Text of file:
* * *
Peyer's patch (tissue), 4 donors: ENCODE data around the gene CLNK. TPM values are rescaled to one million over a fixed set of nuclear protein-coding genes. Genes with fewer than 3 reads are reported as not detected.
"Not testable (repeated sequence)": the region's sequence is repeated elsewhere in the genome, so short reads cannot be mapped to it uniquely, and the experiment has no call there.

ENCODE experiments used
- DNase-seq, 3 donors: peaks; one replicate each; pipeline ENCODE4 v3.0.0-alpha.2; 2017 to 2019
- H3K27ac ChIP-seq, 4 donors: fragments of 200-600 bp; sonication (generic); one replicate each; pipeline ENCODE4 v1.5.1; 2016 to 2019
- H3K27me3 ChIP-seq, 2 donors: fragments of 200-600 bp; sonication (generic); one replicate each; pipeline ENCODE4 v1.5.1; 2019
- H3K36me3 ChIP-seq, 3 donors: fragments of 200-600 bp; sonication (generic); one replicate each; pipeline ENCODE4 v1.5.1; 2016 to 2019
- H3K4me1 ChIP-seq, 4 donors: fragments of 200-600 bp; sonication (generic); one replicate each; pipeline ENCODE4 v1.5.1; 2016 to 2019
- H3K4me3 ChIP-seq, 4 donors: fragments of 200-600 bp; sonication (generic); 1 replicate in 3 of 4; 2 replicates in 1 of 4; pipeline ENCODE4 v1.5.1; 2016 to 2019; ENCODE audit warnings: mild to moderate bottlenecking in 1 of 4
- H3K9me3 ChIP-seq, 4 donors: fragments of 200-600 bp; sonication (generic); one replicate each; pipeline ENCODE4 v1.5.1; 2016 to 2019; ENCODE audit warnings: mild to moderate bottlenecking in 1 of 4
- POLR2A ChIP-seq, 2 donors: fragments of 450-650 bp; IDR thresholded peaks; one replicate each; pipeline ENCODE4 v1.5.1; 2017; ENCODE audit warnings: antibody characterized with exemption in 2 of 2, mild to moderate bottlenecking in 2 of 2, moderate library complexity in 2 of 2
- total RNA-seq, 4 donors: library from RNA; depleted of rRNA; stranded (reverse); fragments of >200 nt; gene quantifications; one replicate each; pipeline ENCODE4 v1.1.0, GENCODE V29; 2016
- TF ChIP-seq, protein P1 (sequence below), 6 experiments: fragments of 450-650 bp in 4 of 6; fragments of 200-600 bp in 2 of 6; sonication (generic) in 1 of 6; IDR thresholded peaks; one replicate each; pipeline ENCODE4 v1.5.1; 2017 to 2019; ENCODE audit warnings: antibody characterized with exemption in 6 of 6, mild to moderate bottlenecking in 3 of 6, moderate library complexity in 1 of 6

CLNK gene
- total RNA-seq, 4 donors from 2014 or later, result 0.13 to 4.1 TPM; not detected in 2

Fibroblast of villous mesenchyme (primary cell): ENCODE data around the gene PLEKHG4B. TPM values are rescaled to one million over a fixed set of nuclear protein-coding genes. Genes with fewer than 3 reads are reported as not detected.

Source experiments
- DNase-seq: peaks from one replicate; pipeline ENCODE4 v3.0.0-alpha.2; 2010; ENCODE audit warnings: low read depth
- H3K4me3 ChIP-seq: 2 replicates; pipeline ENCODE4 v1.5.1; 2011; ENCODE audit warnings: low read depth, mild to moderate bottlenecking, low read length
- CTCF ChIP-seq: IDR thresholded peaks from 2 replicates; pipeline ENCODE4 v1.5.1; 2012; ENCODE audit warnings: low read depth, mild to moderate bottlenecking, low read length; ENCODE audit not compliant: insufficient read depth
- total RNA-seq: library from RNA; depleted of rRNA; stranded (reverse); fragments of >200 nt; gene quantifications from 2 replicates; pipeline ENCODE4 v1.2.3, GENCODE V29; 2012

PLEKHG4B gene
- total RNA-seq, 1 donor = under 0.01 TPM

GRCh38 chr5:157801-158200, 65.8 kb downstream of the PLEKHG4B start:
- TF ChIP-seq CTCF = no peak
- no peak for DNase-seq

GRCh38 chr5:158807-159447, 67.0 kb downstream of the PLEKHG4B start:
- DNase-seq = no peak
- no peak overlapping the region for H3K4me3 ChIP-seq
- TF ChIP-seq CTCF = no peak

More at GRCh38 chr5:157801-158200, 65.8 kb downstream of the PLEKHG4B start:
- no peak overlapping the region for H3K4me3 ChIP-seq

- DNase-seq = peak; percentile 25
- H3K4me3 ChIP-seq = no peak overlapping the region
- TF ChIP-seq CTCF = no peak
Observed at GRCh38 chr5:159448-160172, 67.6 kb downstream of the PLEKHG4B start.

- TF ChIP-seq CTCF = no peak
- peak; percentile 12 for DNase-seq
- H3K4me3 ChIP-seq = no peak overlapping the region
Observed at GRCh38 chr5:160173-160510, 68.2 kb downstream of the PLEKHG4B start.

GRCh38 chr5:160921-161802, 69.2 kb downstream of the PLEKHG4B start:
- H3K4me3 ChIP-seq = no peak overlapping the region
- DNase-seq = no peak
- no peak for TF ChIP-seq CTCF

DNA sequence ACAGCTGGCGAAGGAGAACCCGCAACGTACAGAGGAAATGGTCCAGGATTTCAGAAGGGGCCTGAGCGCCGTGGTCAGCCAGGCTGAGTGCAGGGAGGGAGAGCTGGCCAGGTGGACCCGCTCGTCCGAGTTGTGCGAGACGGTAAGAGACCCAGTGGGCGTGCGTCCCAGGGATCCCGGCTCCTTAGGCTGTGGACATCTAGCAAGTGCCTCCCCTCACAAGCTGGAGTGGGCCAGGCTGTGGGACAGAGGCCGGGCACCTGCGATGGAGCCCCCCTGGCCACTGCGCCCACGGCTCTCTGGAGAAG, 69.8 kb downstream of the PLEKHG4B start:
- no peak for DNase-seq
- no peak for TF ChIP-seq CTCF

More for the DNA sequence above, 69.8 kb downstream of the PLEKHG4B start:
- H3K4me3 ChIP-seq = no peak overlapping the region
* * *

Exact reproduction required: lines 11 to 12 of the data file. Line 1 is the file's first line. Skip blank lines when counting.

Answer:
- POLR2A ChIP-seq, 2 donors: fragments of 450-650 bp; IDR thresholded peaks; one replicate each; pipeline ENCODE4 v1.5.1; 2017; ENCODE audit warnings: antibody characterized with exemption in 2 of 2, mild to moderate bottlenecking in 2 of 2, moderate library complexity in 2 of 2
- total RNA-seq, 4 donors: library from RNA; depleted of rRNA; stranded (reverse); fragments of >200 nt; gene quantifications; one replicate each; pipeline ENCODE4 v1.1.0, GENCODE V29; 2016